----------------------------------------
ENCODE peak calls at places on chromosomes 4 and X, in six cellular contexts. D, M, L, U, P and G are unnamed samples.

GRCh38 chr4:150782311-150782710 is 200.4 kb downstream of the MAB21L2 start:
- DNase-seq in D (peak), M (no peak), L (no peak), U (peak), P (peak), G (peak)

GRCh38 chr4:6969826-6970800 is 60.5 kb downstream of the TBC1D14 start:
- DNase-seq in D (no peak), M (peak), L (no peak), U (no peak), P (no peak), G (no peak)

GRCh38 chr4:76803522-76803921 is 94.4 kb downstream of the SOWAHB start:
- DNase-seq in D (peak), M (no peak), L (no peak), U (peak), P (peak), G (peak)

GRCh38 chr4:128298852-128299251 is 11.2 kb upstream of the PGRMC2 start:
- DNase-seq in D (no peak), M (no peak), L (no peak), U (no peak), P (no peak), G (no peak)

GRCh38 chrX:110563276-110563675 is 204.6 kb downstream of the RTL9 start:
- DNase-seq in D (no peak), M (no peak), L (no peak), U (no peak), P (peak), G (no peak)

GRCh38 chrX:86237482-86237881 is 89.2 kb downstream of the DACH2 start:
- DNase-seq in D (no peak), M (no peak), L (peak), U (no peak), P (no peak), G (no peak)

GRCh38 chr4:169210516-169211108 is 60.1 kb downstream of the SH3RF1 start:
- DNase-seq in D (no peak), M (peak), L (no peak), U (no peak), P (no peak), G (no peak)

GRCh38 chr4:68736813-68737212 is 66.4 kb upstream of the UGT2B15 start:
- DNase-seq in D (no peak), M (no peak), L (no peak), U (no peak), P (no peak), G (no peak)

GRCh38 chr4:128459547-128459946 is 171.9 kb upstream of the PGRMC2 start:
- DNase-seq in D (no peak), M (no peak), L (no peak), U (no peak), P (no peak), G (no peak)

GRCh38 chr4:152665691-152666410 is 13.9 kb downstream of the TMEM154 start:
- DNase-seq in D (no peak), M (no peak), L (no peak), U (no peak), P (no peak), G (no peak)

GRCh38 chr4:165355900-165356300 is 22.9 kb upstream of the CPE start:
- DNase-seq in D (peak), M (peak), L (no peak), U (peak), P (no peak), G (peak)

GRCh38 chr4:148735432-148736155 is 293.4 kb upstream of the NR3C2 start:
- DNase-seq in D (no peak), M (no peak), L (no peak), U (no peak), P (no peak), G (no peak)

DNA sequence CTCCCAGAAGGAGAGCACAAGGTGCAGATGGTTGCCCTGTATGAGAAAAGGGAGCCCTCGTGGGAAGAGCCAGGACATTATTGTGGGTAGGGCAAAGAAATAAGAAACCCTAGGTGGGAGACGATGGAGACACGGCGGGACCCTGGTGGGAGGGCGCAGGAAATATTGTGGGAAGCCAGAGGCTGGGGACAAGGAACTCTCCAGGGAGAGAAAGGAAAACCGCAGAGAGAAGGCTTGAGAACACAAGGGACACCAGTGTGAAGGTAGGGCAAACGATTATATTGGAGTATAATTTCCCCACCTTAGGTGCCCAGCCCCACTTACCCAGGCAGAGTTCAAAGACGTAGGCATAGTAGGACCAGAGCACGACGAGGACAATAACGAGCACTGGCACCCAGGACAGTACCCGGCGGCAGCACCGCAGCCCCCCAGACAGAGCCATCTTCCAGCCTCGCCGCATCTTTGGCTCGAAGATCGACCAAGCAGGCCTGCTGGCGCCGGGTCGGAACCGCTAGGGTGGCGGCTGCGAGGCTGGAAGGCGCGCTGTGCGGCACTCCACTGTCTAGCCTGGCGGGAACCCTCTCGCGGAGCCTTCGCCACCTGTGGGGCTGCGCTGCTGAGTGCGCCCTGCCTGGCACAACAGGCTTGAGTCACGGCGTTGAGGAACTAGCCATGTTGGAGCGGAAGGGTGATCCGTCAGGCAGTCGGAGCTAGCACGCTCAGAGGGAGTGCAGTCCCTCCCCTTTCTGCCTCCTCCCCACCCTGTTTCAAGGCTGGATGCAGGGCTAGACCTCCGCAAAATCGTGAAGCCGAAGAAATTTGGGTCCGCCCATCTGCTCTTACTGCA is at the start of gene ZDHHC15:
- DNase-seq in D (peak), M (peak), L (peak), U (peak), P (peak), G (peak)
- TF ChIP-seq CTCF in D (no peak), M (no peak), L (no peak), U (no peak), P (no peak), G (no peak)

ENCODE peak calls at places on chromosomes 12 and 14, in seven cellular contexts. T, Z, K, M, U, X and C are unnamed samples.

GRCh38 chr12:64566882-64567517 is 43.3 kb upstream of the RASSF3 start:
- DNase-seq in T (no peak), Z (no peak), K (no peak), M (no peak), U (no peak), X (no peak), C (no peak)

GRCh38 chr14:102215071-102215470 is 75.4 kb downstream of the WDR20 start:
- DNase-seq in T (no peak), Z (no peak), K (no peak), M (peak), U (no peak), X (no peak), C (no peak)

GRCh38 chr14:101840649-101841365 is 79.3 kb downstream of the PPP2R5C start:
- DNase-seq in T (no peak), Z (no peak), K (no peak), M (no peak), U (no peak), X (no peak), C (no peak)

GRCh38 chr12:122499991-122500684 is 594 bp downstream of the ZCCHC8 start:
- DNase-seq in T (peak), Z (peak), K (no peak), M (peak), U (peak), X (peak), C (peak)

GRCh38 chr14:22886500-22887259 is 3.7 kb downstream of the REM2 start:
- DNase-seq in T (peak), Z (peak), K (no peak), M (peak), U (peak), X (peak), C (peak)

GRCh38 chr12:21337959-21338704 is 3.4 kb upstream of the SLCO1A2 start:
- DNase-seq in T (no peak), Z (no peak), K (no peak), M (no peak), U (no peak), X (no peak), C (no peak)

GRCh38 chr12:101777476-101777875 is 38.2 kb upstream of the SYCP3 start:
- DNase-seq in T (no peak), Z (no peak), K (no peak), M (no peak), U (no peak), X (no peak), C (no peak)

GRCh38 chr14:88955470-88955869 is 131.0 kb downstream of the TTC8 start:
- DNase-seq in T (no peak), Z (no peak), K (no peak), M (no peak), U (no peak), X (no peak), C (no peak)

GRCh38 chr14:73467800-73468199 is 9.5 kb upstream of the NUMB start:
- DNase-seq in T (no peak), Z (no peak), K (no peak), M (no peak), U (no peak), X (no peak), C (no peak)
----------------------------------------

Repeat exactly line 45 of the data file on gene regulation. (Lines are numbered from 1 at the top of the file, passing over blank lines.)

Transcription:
- DNase-seq in T (no peak), Z (no peak), K (no peak), M (no peak), U (no peak), X (no peak), C (no peak)